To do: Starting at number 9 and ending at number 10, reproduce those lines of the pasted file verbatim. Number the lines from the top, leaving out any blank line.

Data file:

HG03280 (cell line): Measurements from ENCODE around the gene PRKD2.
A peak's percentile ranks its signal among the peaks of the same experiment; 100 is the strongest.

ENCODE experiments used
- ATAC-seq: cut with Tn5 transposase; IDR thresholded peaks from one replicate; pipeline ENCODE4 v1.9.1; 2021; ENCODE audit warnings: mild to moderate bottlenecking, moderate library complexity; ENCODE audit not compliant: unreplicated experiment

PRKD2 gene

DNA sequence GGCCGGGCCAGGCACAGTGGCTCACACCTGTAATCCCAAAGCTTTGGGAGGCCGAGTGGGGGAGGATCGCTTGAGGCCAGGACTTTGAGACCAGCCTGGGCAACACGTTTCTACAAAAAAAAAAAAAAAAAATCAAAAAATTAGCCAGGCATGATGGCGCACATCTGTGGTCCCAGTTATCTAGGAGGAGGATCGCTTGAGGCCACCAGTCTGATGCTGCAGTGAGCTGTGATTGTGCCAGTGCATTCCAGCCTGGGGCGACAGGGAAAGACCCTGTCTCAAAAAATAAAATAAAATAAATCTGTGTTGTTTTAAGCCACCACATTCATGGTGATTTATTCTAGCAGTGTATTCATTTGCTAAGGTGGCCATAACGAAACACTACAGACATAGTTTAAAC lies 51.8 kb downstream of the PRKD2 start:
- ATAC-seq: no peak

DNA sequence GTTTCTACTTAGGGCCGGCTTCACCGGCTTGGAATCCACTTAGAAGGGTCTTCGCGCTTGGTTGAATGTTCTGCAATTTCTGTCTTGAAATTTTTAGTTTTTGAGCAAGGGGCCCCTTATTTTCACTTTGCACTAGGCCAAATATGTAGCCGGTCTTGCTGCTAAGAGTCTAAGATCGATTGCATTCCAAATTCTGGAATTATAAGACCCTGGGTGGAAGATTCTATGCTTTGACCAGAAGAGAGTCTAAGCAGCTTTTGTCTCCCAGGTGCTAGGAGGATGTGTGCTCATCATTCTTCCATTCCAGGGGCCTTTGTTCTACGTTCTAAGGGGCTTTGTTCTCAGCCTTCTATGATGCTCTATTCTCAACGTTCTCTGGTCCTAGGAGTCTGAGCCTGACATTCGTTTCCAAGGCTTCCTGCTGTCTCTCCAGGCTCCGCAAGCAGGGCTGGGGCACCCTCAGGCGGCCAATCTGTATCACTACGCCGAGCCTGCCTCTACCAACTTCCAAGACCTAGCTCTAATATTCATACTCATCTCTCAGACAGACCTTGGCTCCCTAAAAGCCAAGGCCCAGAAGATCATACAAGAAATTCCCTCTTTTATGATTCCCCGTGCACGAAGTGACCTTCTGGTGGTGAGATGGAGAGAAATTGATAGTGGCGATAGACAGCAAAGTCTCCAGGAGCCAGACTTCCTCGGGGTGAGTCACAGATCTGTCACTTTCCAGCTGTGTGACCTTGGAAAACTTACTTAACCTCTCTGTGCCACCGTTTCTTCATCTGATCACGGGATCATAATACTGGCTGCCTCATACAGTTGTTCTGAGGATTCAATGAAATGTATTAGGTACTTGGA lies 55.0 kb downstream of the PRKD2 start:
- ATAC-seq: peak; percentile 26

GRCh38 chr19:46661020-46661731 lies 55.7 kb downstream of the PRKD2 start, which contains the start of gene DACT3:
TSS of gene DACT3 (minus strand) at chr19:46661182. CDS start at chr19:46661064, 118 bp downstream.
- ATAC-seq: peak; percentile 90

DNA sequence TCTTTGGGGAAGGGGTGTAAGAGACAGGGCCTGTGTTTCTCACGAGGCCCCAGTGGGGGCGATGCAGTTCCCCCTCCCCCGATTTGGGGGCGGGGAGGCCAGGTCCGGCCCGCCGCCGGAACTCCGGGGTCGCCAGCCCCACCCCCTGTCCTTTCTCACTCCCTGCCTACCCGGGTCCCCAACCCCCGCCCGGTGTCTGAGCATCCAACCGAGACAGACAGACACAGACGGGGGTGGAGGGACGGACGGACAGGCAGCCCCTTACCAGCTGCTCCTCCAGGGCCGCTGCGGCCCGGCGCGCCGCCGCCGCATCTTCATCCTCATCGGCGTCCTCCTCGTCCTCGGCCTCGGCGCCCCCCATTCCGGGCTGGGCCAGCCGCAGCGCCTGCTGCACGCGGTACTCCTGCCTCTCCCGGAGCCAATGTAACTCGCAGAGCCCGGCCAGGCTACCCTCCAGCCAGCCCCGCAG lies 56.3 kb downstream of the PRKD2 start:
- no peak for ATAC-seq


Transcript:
- ATAC-seq: peak; percentile 26

GRCh38 chr19:46661020-46661731 lies 55.7 kb downstream of the PRKD2 start, which contains the start of gene DACT3: